On July 6, 1917 von Richthofen was flying an Albatross D.V against a flight of British F.E.2d two-seat fighters when he caught a bullet to his head. The resulting four-inch wound left him temporarily partially blind and badly disoriented. Von Richthofen barely recovered from a spin and executed an emergency landing near German troops.
After multiple surgeries to remove bone splinters von Richthofen left the hospital against doctor’s orders only two weeks after being wounded. However, the combination of the injury and cumulative combat stress took its toll. The great ace began suffering recurrent headaches and regular post-flight nausea. Acquaintances also noted a marked change to his temperament.
The End of von Richthofen
On April 21, 1918, Manfred von Richthofen was flying his red Dr. I triplane in pursuit of a British Camel piloted by Canadian Wilfrid “Wop” May. May had just engaged von Richthofen’s cousin Wolfram, and the Baron apparently allowed the intensity of the moment to cloud his judgment. He followed May down to low level above Allied trenches.
At the same time, another Canadian Camel pilot named Arthur “Roy” Brown made a diving attack on von Richthofen’s brilliant red triplane. The RAF ultimately gave Brown credit for downing the Baron, but forensic evidence makes this unlikely.
The single .303 bullet that killed von Richthofen came from below and to the right, an orientation that makes it the likely result of ground fire. Von Richthofen’s triplane flew on for about two minutes after Brown’s engagement, something unimaginable given the severity of his wound.
Credit for the fatal shot has alternately been claimed by Sergeant Cedric Popkin armed with a Vickers gun as well as WJ “Snowy” Evans and Robert Buie wielding Lewis machineguns. Brown’s Camel also mounted a brace of air-cooled Vickers guns. It could of course also just been some nameless grunt with a rifle. Regardless, in his last few seconds of life von Richthofen made a forced landing in which his triplane was not badly damaged. However, souvenir hunters quickly ravaged the plane.
The British Vickers water-cooled machinegun was itself an adaptation of the classic Maxim action that drove most of the belt-fed automatic weapons used on all sides during WW1. The Vickers entered service in 1912 and was served by a six to eight-man crew. Despite its 53-pound all-up weight, the tripod-mounted Vickers gun was a remarkably effective battlefield implement.
In August of 1916, the British 100th Company of the Machine Gun Corps fired their ten Vickers guns continuously for twelve hours. Using 100 barrels they fired a million rounds without a single failure. The Vickers gun continued in British military service until 1968.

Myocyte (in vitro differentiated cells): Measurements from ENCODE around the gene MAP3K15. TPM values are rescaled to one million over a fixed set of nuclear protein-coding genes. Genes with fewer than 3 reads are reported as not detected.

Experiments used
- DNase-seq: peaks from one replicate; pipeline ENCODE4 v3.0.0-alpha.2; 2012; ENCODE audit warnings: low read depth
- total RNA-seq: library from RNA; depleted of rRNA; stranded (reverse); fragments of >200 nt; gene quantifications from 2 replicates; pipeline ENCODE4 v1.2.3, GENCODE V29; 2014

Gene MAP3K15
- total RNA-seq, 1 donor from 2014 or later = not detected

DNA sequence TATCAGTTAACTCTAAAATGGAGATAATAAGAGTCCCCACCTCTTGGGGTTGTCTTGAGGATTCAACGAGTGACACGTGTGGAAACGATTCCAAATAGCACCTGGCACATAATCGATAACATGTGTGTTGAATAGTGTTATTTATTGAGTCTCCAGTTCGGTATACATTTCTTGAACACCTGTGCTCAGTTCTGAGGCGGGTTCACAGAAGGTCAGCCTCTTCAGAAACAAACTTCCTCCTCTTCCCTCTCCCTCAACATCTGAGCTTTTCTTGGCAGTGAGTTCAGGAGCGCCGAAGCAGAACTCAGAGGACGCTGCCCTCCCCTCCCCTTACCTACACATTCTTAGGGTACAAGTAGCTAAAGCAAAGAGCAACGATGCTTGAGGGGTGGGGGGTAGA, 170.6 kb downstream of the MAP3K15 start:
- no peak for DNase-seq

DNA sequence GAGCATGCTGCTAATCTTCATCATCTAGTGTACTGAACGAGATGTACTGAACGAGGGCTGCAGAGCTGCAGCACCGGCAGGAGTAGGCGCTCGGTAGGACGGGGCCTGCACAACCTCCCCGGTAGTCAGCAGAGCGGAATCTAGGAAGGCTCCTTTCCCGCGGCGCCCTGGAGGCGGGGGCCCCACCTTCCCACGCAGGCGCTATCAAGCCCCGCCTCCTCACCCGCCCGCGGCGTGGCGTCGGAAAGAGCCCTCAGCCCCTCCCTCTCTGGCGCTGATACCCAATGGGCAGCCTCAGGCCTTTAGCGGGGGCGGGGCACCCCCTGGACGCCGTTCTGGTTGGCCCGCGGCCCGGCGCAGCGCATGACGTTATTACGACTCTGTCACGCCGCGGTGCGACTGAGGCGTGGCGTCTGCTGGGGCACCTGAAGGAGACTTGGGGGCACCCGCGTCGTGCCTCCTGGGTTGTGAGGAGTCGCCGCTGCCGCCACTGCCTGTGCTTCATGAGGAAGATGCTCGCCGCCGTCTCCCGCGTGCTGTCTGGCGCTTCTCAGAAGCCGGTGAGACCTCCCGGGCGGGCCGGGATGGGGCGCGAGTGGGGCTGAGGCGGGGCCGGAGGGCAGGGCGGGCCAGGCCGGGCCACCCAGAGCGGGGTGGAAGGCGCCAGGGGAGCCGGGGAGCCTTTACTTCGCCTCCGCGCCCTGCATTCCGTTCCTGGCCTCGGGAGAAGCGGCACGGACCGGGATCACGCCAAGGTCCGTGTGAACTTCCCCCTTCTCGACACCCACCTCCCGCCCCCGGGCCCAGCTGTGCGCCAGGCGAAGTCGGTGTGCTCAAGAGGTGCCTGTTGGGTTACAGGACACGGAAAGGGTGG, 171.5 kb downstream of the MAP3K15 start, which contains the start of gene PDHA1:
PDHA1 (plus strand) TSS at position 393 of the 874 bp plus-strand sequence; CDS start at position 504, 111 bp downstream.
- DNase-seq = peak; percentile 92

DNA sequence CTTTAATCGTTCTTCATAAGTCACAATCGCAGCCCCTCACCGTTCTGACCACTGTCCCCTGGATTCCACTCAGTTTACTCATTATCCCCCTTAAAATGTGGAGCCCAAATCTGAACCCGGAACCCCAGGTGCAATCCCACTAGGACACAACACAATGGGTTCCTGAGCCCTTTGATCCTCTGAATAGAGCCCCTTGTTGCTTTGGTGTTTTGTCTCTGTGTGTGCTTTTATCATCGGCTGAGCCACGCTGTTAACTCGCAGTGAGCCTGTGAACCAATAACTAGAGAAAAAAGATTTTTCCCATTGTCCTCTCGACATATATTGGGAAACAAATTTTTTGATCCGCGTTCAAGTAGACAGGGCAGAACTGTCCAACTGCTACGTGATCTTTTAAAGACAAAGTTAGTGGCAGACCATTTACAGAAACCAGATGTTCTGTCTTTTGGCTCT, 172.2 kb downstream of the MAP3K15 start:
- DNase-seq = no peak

Like Hiram Stevens Maxim, the designer of both the British Vickers and German MG08 machineguns, Colonel Isaac Newton Lewis was also an American. His eponymous machine rifle entered service in 1913.
Unlike the belt-fed, water-cooled Vickers, the Lewis gun was a pan-fed, air-cooled design. The characteristic fat tubular barrel jacket found on ground variants of the Lewis gun actually contained long aluminum cooling fins of dubious value. Aerial versions of the gun dispensed with this component.
Unlike the recoil-operated Maxim design, the Lewis was a gas-operated weapon driven by a clockwork-style spiral spring contained within the semicircular housing on the bottom of the gun. The Lewis gun fed on either 47 or 97-round pan drums and cycled at between 500 and 600 rounds per minute. The 28-pound Lewis could be fired by one man on the assault and offered significant enhancements in both mobility and firepower.
The Rest of the Story
WW1 represented the world’s rude introduction to warfare on an industrial scale. Despite millions of lives lost, there yet remained vestiges of the chivalry that characterized combat in previous eras. As a result, von Richthofen’s body was afforded full military honors.
No. 3 Squadron of the Australian Flying Service presided. Six of their officers served as pallbearers, while a guard of honor fired in salute.
Nearby Allied squadrons sent memorial wreaths, one of which was inscribed with, “To Our Gallant and Worthy Foe.”
Von Richthofen’s body was years later moved to Berlin and given a state funeral by the Nazis. His imposing gravestone read simply, “Richthofen.” This marker was damaged by gunfire from East German border guards shooting at escapees as they fled communism during the Cold War. In 1975 von Richthofen’s corpse was reinterred yet again in the Richthofen family plot in Wiesbaden, Germany. It was a fitting end for one of the most flamboyant fighter pilots of all time.